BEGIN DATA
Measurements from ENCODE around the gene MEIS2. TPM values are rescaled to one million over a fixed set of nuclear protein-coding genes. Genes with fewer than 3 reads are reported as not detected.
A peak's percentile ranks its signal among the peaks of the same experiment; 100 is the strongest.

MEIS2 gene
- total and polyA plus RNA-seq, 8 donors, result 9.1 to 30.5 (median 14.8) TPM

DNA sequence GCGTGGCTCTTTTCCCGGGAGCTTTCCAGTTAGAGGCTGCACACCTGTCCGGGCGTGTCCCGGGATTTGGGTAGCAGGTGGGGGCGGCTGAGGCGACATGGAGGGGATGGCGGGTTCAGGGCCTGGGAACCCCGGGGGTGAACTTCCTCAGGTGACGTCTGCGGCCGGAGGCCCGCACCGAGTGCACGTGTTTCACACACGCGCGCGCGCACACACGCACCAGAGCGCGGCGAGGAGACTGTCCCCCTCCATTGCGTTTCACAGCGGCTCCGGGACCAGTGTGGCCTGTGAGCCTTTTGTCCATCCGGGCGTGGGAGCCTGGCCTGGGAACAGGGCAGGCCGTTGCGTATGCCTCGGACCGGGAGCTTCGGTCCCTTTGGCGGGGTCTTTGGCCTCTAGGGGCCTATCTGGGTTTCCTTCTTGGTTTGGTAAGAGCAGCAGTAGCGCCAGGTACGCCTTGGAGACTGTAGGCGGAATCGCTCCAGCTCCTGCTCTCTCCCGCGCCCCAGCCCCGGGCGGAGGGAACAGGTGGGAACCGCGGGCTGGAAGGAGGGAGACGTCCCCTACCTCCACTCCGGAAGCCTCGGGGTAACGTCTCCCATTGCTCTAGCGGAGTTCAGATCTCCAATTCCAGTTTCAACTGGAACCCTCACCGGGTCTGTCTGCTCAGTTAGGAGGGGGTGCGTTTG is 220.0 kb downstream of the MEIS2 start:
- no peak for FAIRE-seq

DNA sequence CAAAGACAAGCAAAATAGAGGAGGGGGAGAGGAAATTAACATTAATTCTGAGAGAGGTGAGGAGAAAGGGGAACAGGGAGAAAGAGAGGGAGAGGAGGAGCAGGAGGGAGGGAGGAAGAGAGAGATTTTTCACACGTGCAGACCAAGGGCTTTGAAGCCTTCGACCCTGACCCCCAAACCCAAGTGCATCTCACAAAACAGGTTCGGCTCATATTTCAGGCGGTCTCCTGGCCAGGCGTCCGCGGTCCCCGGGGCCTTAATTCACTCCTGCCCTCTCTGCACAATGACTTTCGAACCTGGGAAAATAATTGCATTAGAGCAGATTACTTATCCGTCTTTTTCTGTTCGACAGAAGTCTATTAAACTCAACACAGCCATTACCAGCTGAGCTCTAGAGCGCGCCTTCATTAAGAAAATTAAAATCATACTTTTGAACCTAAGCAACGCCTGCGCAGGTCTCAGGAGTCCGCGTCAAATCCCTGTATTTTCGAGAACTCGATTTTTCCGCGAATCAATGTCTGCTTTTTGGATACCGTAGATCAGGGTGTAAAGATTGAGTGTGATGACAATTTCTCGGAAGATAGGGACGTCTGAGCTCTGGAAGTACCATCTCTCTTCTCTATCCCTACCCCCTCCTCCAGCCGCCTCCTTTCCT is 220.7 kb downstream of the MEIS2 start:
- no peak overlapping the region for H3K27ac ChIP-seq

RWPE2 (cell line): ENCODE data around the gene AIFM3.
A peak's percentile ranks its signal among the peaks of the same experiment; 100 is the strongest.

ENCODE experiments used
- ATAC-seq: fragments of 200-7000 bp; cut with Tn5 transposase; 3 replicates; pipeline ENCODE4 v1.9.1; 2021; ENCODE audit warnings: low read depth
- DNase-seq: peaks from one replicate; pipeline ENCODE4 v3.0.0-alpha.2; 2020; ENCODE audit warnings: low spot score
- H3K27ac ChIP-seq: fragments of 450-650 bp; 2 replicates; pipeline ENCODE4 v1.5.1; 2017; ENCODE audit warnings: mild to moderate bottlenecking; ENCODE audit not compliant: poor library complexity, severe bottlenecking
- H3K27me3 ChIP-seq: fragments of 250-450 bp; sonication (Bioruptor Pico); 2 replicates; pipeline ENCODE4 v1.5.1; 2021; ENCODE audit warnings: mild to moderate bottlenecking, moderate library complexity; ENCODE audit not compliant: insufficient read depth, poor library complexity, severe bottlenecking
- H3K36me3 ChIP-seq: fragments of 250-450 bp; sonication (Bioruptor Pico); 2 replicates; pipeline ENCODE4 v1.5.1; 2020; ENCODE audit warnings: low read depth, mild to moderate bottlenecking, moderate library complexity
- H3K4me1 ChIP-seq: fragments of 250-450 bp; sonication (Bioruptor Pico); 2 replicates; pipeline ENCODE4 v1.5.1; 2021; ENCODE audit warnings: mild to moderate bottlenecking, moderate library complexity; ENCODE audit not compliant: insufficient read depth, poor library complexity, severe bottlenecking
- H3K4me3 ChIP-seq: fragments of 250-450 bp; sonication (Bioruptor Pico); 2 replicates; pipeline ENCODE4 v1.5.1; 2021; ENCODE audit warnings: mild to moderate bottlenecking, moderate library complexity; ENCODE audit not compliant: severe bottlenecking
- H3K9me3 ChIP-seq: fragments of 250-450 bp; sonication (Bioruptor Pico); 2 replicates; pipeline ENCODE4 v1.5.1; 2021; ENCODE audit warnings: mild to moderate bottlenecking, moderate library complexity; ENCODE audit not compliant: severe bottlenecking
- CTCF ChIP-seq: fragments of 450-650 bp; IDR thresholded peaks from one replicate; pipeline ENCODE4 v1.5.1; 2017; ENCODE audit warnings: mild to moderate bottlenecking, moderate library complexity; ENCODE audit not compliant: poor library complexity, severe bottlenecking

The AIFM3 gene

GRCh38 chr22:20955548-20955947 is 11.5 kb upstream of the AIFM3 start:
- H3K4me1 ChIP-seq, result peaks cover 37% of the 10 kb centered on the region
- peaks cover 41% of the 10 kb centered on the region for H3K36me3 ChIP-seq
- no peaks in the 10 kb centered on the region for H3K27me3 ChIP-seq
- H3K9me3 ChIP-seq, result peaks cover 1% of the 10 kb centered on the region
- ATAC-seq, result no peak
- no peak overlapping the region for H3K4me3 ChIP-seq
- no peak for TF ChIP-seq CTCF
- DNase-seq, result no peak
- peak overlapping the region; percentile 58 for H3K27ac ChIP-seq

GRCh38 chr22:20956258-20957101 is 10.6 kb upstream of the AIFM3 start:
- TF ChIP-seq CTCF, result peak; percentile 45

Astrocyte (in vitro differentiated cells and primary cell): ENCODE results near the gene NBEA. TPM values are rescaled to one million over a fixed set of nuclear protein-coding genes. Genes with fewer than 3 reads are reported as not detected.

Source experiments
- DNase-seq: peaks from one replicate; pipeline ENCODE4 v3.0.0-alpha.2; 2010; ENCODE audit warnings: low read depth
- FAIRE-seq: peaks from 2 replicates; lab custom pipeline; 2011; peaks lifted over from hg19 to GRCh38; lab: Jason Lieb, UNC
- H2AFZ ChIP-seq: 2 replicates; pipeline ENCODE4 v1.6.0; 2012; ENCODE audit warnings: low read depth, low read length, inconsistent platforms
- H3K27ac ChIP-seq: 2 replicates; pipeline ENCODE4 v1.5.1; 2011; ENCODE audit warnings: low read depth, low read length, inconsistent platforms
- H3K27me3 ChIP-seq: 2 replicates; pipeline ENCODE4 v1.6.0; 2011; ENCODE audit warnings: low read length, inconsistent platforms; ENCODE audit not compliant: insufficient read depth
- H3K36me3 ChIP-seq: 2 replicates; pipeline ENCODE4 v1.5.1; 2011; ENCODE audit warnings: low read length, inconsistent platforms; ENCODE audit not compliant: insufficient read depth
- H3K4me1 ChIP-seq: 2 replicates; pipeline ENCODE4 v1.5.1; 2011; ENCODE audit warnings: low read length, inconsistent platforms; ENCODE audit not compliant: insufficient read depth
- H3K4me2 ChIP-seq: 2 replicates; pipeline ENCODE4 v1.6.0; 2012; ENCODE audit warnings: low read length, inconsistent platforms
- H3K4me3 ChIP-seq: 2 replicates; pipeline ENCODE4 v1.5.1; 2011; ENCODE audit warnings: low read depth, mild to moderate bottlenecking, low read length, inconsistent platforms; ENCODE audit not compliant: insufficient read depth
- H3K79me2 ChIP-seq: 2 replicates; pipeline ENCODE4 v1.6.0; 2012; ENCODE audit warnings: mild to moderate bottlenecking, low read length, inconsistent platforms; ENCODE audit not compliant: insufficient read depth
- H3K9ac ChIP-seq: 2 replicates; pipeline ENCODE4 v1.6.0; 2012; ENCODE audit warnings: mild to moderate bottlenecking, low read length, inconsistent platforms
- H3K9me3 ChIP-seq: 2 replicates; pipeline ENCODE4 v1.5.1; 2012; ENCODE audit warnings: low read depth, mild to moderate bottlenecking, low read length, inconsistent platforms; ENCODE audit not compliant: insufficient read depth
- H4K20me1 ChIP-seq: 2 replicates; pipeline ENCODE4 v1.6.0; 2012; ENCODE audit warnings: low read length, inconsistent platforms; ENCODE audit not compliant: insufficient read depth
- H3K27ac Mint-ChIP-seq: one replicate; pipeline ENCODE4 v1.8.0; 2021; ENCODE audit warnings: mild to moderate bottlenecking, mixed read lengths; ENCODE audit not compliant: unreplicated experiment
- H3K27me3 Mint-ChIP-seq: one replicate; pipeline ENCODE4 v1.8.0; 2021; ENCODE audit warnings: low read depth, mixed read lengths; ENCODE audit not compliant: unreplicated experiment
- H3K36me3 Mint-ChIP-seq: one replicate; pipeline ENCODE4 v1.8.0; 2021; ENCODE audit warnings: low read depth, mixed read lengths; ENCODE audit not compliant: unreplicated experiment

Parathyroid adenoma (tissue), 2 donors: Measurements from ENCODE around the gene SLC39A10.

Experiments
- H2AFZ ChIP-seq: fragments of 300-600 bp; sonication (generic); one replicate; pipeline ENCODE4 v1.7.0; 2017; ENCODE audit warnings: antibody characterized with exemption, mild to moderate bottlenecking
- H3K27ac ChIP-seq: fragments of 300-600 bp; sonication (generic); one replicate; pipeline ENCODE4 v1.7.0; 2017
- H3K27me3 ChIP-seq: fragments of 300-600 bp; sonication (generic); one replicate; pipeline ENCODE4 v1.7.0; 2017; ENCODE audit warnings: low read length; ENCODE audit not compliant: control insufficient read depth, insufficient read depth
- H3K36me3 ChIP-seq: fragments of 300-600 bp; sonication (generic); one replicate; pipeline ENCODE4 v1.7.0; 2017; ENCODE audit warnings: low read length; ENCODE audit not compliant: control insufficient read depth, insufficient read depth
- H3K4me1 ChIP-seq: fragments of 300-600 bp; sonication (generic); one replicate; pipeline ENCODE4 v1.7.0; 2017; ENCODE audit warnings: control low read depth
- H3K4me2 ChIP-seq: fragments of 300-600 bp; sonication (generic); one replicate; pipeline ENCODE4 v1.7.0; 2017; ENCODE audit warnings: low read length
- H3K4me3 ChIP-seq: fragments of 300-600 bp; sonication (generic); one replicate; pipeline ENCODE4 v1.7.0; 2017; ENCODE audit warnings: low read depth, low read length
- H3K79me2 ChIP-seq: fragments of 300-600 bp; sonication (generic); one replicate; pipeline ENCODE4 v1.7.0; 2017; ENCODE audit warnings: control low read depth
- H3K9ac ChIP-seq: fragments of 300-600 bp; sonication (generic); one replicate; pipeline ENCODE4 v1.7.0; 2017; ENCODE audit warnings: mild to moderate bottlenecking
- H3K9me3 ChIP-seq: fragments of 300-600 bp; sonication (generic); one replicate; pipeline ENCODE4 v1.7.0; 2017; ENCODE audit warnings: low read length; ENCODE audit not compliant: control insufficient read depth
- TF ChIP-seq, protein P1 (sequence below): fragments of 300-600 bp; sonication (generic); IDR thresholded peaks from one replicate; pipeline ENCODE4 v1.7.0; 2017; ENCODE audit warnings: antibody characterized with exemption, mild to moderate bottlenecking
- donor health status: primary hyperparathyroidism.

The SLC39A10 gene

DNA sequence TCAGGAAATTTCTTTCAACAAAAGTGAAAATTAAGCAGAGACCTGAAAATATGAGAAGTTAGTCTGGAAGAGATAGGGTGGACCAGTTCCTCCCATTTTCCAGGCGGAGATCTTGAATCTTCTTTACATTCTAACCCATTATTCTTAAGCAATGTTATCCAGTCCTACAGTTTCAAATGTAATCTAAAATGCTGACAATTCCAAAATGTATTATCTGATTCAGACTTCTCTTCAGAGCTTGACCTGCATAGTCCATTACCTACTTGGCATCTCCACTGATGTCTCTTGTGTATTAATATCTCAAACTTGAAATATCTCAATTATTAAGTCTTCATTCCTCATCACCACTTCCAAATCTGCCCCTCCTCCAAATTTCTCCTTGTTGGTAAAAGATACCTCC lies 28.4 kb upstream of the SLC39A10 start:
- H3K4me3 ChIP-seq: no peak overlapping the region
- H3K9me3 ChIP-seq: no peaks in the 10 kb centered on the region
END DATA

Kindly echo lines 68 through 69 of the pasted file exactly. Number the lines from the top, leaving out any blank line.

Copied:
- H3K4me3 ChIP-seq: no peak overlapping the region
- H3K9me3 ChIP-seq: no peaks in the 10 kb centered on the region